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Frankfort High math teacher Melissa Crosby is one of six regional finalists for the global Cambridge University Press Dedicated Teacher Award. (Photo submitted)

When Frankfort High math teacher Melissa Crosby heard from Cambridge University Press about its dedicated-teacher awards, she was skeptical.

“When I first got the email about four weeks ago, I took it up to Arlene Crabtree, our tech person, to see if it was a hoax, if it was something I should respond to,” Crosby said.

It was no hoax.

Crosby is one of six regional winners for the Cambridge University Press Dedicated Teacher Award.

According to its website, the awards are a global competition in which people can nominate a current primary or secondary teacher for something wonderful they've done.

The overall winner of the Cambridge University Press Dedicated Teacher Award will be determined by a public vote.

People can vote for any of the six regional winners at dedicatedteacher.cambridge.org. Voting is now open.

About 13,000 nominations were received this year from 112 countries. Crosby is the regional winner for North and South America.

“It’s not, in my mind, it’s not deserved,” Crosby said. “When I have students who are struggling or failing, it’s just fluff.”

Crosby said knowing how to deal with students’ struggles during a pandemic year has been challenging.

“Every student is different,” she said. “There’s not one easy way to know what to do. I had a principal once tell me you have to let some things go, but I struggle doing that. I want to get them to where they’re comfortable working through the math with me.

“That’s where my heart is. I’m never going to make them all love math, but if I can get them to stop saying ‘I can’t do this,’ I feel like I’ve won a victory.”

Crosby, who graduated from George Rogers Clark High School in Winchester, earned a bachelor’s degree in math education from Kentucky and a master’s degree from Georgetown College.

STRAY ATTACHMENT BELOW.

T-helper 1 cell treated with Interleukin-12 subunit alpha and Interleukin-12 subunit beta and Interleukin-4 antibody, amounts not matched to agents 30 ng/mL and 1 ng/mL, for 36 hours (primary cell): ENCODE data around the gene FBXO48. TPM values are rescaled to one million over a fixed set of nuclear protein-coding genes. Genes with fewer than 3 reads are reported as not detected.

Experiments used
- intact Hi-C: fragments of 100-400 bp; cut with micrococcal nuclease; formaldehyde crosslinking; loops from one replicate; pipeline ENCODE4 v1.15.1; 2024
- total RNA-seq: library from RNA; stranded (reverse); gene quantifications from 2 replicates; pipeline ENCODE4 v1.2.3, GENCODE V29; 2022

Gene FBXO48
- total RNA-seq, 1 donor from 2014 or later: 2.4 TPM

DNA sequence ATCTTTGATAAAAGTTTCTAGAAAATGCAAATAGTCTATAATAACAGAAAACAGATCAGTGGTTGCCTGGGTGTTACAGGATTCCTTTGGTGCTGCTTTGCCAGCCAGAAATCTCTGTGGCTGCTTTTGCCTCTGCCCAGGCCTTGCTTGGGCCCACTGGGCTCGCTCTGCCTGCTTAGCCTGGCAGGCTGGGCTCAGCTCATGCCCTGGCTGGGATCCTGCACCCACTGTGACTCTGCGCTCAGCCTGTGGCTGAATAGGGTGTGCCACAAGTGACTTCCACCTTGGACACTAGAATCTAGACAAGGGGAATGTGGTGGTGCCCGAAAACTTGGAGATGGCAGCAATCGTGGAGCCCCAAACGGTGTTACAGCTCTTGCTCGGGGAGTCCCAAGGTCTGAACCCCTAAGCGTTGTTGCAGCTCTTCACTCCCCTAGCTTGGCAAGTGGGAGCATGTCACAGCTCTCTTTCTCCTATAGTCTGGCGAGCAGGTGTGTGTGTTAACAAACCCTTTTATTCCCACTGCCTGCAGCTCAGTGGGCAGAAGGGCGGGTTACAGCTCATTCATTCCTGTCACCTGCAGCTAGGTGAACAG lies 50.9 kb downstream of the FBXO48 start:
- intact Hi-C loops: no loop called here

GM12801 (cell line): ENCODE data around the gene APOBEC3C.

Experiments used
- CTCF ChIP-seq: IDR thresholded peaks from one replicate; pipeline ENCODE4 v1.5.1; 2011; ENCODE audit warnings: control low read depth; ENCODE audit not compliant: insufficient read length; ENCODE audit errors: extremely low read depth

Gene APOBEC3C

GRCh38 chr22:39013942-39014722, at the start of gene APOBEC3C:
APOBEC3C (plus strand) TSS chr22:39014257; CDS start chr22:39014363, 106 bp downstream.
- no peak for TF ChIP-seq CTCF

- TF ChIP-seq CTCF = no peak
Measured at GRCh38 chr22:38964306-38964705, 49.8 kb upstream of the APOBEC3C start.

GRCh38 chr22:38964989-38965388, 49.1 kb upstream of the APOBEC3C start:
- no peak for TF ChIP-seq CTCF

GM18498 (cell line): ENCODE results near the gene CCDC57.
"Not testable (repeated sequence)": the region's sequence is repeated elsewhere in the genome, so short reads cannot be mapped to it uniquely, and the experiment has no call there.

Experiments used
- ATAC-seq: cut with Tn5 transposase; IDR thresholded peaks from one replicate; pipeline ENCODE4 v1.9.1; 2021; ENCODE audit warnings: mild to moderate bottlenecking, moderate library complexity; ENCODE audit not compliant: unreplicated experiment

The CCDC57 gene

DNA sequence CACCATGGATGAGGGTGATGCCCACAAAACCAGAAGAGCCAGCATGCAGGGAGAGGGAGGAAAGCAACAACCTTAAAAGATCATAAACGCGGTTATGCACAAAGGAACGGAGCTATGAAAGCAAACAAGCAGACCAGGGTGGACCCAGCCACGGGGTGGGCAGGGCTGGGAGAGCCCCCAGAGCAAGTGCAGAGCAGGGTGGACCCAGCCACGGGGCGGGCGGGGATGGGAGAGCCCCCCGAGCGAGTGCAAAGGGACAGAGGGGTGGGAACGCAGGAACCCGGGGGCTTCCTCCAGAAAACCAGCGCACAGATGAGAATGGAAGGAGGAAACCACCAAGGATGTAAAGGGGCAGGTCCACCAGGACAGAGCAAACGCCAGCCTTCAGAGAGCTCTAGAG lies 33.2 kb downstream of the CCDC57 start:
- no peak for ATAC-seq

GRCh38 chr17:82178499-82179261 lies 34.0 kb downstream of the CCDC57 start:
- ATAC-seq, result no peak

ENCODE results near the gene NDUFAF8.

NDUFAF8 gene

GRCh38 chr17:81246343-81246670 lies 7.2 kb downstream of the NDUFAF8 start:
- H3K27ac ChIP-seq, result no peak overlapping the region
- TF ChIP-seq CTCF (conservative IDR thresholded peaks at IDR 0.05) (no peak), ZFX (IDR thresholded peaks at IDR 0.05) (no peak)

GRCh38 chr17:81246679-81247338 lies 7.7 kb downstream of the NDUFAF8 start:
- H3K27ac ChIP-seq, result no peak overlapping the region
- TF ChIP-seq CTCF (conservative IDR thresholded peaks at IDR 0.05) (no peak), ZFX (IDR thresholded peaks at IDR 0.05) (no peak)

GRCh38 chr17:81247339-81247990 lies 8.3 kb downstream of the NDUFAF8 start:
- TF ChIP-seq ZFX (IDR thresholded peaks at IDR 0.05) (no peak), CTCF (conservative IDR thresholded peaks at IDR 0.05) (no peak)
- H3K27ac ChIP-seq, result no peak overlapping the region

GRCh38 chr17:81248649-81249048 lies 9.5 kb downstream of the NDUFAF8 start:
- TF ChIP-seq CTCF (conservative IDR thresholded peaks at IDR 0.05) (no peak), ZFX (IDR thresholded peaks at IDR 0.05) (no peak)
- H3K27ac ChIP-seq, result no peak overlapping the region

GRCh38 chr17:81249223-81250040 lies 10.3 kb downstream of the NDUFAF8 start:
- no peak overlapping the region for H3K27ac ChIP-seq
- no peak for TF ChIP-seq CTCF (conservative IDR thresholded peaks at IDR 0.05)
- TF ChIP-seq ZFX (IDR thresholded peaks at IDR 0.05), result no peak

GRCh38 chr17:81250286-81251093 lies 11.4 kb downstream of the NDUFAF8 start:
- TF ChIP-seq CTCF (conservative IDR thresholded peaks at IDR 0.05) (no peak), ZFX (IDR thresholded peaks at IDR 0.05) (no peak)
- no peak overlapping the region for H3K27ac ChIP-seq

She spent five years teaching math at Paris High School before taking some time off to raise her children.

When she returned to teaching, she was a part-time math teacher at Franklin County before taking a position at The Frankfort Christian Academy. After six years at TFCA, she began teaching at Frankfort and is in her eighth year at FHS.

Crosby teaches all of the Algebra I classes at Frankfort, and she has one calculus class.

“My dad was an electrical engineer,” she said when asked if she’s always liked math. “Does that answer your question? My sister and I grew up doing math. She went into computers, and I went into teaching math. We didn’t fall too far from where dad was.”

Sabrina Mouser, a teacher at FHS, nominated Crosby for the award.

“I am a special education teacher, co-teaching Algebra I within the regular education classroom with Melissa Crosby,” Mouser wrote in her nomination. “I believe Melissa goes above and beyond each and every day for her students. She arrives at school before most everyone except the custodians and is normally the very last to leave.

“She dedicates her planning periods, her transition time (in between classes), and after-school hours to helping students master the content in her classes. She is fantastic with differentiated instruction and makes every student feel successful, no matter the degree.”

“Ms. Mouser did a phenomenal job with what she wrote,” Crosby said. “A good writer can turn their words in a particular direction, and I’m very grateful to her for doing that.”

Still, Crosby doesn’t think of herself as an award winner.

“I don’t see myself as being better than teachers I’m teaching with here,” she said.

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